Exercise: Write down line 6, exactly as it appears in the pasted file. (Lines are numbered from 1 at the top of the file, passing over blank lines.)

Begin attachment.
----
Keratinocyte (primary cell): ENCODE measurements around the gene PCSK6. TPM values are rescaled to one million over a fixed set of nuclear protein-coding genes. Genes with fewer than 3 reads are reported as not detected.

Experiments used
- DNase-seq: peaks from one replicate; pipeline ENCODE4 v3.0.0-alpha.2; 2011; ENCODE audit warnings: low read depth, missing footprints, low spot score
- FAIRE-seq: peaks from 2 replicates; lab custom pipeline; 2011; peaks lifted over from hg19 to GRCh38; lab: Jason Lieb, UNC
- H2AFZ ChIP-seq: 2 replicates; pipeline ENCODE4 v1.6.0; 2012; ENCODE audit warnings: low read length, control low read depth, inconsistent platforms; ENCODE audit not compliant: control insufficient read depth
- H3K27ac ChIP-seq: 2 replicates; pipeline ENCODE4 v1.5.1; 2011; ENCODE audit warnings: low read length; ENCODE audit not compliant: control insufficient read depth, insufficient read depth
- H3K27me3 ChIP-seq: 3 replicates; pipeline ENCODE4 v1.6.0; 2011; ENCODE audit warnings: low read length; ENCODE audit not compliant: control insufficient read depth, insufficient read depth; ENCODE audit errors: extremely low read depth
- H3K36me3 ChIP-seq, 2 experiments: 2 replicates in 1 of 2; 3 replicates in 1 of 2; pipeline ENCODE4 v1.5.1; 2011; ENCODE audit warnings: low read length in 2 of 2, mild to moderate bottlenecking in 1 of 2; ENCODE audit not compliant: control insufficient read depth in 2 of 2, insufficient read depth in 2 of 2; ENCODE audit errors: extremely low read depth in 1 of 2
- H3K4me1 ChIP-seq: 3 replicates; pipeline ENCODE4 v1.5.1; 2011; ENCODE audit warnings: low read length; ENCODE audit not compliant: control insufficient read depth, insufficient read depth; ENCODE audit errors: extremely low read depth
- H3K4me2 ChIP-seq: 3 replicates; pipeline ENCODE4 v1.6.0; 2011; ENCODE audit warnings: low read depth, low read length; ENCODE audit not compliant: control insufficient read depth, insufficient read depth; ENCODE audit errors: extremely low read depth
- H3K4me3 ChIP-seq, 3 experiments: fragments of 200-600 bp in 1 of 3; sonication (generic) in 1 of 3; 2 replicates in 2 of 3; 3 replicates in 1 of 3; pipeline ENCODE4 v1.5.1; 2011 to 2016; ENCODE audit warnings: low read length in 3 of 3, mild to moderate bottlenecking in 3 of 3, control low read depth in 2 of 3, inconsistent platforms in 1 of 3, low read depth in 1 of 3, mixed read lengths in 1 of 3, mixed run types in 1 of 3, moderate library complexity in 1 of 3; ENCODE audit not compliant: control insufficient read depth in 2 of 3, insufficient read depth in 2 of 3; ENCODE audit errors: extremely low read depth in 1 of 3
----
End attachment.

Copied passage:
- H3K27ac ChIP-seq: 2 replicates; pipeline ENCODE4 v1.5.1; 2011; ENCODE audit warnings: low read length; ENCODE audit not compliant: control insufficient read depth, insufficient read depth